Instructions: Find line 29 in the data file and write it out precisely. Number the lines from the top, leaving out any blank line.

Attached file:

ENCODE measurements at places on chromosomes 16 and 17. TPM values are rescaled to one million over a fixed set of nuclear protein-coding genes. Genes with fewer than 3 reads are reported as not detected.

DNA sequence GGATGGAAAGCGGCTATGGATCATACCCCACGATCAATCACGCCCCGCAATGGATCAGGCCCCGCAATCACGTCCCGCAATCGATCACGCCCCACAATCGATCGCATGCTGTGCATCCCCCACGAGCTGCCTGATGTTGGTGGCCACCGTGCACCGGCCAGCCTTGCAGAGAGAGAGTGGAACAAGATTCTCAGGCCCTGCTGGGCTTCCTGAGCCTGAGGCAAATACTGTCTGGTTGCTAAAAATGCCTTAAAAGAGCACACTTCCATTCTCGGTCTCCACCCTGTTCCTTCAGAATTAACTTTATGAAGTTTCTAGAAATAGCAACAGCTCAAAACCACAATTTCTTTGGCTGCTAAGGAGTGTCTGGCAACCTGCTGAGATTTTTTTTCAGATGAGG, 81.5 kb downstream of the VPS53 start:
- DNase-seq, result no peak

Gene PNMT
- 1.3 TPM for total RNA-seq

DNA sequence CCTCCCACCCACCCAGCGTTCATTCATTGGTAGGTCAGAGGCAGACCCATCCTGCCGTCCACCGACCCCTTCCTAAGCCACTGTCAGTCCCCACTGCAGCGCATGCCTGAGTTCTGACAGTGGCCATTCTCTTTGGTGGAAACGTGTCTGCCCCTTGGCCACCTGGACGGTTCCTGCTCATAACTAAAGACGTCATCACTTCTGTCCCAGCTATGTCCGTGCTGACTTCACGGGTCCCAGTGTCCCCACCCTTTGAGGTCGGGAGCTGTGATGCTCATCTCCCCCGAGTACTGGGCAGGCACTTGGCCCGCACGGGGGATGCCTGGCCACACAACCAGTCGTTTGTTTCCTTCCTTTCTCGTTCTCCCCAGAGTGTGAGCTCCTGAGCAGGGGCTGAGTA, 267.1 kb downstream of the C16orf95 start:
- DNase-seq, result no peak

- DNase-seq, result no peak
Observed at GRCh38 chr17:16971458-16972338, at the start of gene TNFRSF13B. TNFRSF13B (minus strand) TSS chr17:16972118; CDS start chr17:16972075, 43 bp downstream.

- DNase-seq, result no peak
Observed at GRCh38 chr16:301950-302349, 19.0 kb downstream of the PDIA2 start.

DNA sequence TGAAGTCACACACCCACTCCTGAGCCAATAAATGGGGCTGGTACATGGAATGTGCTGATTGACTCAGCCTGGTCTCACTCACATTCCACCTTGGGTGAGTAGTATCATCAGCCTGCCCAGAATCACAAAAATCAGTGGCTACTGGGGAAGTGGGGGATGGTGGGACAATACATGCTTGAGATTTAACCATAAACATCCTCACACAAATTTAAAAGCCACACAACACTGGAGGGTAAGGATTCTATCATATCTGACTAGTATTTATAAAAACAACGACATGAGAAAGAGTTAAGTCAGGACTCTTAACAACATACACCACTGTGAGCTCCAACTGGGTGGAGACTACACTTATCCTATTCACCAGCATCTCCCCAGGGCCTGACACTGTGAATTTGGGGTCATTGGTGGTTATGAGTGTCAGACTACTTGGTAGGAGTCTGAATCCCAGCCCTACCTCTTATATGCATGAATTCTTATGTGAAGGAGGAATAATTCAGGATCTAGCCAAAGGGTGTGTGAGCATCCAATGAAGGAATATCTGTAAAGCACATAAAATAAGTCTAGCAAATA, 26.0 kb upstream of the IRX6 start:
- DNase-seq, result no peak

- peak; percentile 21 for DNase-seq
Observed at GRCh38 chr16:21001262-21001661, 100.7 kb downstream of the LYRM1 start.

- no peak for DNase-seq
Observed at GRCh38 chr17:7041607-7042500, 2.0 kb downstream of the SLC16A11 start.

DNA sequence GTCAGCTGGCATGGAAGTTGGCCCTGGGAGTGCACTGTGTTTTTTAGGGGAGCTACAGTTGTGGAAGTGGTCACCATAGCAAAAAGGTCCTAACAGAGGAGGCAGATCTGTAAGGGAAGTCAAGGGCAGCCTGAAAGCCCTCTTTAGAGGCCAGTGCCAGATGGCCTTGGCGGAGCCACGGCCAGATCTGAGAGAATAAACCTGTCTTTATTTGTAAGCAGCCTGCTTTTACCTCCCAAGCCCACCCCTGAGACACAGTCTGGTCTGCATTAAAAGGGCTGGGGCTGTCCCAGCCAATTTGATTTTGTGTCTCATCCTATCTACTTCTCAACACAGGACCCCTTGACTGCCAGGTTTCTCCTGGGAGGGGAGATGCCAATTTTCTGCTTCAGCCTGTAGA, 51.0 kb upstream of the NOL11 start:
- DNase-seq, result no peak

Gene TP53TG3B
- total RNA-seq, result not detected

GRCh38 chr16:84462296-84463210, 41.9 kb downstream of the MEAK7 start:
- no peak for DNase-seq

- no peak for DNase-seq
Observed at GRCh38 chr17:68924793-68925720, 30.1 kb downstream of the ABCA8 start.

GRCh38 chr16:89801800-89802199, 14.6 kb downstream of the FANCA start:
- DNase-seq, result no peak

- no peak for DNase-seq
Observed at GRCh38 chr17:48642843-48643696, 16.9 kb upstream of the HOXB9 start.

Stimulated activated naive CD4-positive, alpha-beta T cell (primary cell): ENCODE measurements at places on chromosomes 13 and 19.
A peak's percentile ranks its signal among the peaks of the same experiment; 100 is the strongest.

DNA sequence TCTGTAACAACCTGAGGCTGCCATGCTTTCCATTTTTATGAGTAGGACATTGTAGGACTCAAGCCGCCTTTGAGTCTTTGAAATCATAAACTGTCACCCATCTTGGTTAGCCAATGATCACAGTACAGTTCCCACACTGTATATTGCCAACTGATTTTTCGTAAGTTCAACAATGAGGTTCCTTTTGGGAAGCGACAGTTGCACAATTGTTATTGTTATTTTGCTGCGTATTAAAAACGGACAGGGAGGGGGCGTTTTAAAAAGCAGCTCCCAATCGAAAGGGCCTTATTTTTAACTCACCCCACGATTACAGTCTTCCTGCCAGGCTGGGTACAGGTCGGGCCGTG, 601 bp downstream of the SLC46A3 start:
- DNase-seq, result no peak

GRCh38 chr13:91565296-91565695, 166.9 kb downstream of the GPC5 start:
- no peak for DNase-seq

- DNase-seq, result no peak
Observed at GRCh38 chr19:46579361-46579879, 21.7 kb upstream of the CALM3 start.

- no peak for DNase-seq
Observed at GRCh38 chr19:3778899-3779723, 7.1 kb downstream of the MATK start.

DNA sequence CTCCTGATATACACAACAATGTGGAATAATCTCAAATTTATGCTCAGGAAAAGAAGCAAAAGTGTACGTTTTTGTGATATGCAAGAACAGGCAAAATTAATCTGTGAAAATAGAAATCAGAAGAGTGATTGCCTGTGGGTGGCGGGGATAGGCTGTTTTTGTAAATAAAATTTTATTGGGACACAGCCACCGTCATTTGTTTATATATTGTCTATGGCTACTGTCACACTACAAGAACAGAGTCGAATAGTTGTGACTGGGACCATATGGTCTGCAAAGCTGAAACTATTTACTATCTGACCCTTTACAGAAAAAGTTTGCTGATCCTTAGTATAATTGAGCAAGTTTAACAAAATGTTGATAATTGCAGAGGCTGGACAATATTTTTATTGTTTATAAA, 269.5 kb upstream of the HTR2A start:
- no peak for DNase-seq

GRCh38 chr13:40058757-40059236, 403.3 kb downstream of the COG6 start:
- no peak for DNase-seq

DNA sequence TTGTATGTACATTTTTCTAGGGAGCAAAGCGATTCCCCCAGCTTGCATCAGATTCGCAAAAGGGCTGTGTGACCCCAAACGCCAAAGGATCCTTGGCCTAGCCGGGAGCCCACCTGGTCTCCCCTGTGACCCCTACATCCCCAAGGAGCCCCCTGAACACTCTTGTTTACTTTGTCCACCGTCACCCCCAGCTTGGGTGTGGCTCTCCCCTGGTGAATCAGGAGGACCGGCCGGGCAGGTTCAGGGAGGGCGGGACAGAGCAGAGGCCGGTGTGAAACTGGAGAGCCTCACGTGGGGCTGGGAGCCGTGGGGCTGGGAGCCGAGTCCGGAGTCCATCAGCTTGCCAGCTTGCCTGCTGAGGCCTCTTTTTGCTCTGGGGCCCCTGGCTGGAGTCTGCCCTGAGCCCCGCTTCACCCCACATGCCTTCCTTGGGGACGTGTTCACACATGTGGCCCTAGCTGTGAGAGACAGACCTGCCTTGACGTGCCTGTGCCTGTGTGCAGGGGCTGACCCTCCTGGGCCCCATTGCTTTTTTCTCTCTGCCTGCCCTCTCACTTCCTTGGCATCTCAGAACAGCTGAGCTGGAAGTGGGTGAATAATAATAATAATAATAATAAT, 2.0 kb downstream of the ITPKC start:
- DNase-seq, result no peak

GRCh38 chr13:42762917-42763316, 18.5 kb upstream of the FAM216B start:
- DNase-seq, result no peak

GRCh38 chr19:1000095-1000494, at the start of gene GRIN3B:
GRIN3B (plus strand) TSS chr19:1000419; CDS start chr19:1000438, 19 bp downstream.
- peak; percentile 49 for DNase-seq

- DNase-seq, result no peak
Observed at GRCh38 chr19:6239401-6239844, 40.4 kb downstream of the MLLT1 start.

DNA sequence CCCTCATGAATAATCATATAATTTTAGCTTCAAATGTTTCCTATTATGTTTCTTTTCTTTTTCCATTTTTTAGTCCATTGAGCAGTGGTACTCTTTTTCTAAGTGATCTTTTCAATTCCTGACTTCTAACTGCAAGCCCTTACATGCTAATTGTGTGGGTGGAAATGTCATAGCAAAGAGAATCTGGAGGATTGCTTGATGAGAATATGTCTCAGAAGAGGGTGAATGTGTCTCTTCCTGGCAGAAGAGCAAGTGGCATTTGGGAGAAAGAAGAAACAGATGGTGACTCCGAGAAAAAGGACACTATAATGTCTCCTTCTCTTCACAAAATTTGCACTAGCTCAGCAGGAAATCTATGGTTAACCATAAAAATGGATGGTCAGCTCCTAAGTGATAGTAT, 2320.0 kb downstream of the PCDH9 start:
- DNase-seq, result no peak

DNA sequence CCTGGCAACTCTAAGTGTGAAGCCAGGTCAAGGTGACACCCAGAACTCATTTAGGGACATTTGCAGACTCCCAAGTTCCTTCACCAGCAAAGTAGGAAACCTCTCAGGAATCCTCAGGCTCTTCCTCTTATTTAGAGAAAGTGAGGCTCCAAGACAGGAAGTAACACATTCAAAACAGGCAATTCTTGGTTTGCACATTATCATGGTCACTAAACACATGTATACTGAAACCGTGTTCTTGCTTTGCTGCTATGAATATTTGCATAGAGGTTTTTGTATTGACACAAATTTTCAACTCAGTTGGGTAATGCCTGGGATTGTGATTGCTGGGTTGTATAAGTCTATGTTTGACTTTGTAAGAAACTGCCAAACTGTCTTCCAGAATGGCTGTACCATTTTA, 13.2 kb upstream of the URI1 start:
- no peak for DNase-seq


Observed at GRCh38 chr17:48642843-48643696, 16.9 kb upstream of the HOXB9 start.